Friday, September 21, 2012

Wish You Were Here

Kieran Darcy-Smith's Wish You Were Here opens with a whirlwind tour of Cambodia. Four Australian tourists experience the local culture as they would an amusement park. Are they naive and entitled or just adventurous and free-spirited? Whatever the case, only three of them return home. Steph (Teresa Palmer) agonizes over the disappearance of her boyfriend Jeremy (Antony King). His absence hangs over Steph's sister Alice (Felicity Price) and her husband Dave (Joel Edgerton).

Alice must deal with this mystery as she teaches, cares for two children, and carries a third child inside. Price is generally excellent as the mostly contained Alice. She is the center of the film. King is likable if low-key as Jeremy, the mysterious businessman. Palmer's Steph is pretty but self-centered. Edgerton is painfully believable as the traumatized and increasingly erratic Dave. Tender moments with Dave and Alice's adorable and observant children as well as most character interactions are quite realistic.

Because of the story's non-chronological narrative, the plot feels a little thin. Too much depends on reveals, making many scenes more puzzling than intriguing. The audience sees characters react to events that are explained late in the film. This reduces the impact of the actors' work through much of the movie. The film also has several cliches about the "exotic third-world country." Dangerous natives, friendly children, and bright colors are all on display here. There is some subtle lampooning of these travelers, who are as dutifully somber visiting a memorial as they are gleeful when buying overpriced trinkets.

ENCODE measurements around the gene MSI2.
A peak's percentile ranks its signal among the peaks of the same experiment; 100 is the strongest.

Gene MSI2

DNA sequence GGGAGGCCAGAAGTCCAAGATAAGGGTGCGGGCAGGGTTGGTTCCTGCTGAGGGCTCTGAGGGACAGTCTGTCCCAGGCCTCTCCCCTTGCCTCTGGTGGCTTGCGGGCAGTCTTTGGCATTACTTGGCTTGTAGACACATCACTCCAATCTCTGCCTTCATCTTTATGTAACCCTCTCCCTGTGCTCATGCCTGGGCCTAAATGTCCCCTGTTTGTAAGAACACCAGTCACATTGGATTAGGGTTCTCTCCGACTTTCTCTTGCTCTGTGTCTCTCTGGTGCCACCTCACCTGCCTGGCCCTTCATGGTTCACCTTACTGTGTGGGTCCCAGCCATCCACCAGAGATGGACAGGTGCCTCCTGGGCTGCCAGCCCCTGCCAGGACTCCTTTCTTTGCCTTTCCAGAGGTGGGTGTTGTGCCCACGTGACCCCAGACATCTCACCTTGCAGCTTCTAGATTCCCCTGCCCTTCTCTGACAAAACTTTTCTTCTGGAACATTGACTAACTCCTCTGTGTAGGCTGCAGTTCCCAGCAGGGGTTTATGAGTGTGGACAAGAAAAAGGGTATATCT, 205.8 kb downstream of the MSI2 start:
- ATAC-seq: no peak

The camera attempts to convey a sense of realism while capturing a peaceful beauty that contrasts with the characters' internal lives. The soundtrack is lively and fitting, especially the haunting closing song "Bend With Me." Though Wish You Were here is a credible and sometimes harrowing psychological study, it leaves the viewer wanting something more.

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